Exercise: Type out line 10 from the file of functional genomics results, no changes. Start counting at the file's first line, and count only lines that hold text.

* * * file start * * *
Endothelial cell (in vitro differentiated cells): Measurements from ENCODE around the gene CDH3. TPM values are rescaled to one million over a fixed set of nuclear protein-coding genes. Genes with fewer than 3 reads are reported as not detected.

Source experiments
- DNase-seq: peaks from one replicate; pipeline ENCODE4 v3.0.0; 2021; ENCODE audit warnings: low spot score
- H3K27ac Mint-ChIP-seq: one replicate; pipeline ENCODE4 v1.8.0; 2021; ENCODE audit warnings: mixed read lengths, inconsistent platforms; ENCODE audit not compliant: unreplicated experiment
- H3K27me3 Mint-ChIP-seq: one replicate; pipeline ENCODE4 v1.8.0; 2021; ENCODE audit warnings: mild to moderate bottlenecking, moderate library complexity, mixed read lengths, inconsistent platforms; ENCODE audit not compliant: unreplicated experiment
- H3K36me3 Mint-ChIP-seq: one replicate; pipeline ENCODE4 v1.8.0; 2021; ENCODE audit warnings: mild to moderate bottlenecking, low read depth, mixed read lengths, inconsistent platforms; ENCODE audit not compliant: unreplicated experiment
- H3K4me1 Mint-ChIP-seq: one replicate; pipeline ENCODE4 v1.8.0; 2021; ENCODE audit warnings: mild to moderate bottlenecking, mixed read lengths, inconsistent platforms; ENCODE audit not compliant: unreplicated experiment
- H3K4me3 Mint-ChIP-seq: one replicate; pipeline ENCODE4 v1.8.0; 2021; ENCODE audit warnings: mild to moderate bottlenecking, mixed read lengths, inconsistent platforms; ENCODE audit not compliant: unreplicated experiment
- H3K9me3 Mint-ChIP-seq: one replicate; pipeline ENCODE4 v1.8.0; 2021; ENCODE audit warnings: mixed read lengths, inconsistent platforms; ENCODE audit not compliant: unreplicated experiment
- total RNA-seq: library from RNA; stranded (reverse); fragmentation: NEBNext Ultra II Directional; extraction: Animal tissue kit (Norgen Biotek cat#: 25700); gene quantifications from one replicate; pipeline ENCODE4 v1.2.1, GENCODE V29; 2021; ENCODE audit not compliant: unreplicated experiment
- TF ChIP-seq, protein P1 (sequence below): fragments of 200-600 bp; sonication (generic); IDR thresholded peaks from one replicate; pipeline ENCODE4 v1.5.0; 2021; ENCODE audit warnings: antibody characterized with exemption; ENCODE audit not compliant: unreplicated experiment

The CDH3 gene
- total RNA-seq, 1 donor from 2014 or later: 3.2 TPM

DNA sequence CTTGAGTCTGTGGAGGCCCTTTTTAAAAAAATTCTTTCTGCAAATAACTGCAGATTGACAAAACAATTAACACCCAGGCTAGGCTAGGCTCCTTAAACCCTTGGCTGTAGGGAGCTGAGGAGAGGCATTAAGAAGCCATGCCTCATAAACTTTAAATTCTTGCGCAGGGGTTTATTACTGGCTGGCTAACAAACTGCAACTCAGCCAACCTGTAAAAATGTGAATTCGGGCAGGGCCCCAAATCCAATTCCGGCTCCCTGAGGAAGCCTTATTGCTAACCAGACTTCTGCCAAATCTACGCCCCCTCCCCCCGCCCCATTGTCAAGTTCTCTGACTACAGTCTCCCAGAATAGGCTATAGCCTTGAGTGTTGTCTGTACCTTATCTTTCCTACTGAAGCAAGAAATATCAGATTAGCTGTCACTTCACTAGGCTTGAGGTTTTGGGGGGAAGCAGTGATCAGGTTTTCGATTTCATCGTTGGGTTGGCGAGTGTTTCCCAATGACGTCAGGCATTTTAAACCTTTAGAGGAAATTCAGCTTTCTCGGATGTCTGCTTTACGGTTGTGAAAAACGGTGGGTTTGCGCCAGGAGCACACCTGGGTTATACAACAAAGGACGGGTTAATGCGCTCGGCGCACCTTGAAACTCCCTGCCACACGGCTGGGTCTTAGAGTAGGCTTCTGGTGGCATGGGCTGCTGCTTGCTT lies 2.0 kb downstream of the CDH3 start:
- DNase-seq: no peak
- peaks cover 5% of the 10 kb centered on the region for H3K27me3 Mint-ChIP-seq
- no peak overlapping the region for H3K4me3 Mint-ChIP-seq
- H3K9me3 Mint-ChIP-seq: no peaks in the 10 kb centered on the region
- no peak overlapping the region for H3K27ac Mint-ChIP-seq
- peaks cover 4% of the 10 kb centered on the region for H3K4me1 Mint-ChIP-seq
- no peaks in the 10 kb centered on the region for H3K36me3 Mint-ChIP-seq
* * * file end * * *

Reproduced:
- total RNA-seq: library from RNA; stranded (reverse); fragmentation: NEBNext Ultra II Directional; extraction: Animal tissue kit (Norgen Biotek cat#: 25700); gene quantifications from one replicate; pipeline ENCODE4 v1.2.1, GENCODE V29; 2021; ENCODE audit not compliant: unreplicated experiment